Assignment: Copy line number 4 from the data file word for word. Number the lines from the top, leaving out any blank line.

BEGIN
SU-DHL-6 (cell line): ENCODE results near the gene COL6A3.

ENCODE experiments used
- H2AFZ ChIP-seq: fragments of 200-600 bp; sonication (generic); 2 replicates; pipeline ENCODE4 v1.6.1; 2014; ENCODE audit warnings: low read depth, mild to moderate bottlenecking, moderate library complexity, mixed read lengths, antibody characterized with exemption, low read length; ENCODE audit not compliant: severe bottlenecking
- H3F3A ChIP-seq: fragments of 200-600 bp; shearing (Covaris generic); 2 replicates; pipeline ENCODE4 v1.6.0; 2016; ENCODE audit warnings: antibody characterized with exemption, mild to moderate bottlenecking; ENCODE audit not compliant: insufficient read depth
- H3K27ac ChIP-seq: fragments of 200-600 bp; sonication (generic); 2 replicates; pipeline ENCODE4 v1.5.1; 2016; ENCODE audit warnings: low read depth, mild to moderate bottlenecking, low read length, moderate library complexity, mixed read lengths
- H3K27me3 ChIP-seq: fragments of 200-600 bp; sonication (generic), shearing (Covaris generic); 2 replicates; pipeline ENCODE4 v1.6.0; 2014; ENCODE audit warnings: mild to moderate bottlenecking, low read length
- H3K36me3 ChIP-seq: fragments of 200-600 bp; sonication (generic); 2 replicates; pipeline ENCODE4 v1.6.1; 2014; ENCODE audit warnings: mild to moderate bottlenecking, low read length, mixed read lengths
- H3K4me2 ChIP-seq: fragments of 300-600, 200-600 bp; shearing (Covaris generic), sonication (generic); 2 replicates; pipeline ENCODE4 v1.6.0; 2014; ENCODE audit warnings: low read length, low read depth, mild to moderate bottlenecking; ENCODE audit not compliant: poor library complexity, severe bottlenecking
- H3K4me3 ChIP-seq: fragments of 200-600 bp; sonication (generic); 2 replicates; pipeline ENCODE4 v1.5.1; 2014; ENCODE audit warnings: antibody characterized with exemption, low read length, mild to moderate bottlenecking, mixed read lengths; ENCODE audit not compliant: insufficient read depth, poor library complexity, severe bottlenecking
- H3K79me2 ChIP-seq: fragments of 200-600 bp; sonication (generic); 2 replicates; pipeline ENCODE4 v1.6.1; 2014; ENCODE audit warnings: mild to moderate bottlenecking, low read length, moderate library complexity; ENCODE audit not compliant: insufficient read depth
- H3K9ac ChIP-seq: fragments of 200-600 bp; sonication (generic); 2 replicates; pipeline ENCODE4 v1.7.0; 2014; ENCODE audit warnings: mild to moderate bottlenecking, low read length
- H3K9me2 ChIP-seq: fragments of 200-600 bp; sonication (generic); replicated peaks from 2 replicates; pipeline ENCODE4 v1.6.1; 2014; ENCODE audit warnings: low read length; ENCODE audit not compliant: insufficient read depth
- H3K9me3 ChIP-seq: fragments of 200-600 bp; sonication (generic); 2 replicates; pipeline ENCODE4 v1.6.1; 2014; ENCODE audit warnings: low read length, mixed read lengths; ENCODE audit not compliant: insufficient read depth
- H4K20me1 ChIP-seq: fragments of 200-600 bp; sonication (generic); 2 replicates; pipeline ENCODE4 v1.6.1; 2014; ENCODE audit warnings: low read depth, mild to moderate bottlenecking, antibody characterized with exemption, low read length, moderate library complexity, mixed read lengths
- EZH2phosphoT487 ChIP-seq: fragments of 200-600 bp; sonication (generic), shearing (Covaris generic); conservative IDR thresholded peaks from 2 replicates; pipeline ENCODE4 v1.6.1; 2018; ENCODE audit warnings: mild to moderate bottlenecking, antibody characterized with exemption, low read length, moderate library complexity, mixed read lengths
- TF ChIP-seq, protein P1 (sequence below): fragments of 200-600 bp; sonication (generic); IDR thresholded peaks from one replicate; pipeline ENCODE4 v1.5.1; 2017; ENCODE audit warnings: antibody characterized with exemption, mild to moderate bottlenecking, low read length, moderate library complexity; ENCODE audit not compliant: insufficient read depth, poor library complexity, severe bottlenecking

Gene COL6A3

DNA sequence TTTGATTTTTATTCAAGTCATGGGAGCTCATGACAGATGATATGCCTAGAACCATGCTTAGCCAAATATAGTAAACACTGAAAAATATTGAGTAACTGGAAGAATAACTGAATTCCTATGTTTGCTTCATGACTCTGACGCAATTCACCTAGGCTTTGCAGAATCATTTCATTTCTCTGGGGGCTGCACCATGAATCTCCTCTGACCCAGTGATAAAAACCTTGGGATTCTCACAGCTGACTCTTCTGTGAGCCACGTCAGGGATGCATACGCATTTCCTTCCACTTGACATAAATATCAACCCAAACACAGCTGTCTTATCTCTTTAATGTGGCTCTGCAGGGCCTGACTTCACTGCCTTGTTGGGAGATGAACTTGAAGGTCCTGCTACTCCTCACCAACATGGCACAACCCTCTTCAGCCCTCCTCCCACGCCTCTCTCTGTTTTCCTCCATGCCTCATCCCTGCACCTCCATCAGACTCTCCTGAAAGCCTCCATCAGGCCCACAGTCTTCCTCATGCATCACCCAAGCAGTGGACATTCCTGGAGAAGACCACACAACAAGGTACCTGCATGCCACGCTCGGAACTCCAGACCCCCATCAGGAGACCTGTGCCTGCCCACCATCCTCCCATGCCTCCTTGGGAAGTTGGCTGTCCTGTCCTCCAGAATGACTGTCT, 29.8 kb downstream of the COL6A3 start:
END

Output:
- H3F3A ChIP-seq: fragments of 200-600 bp; shearing (Covaris generic); 2 replicates; pipeline ENCODE4 v1.6.0; 2016; ENCODE audit warnings: antibody characterized with exemption, mild to moderate bottlenecking; ENCODE audit not compliant: insufficient read depth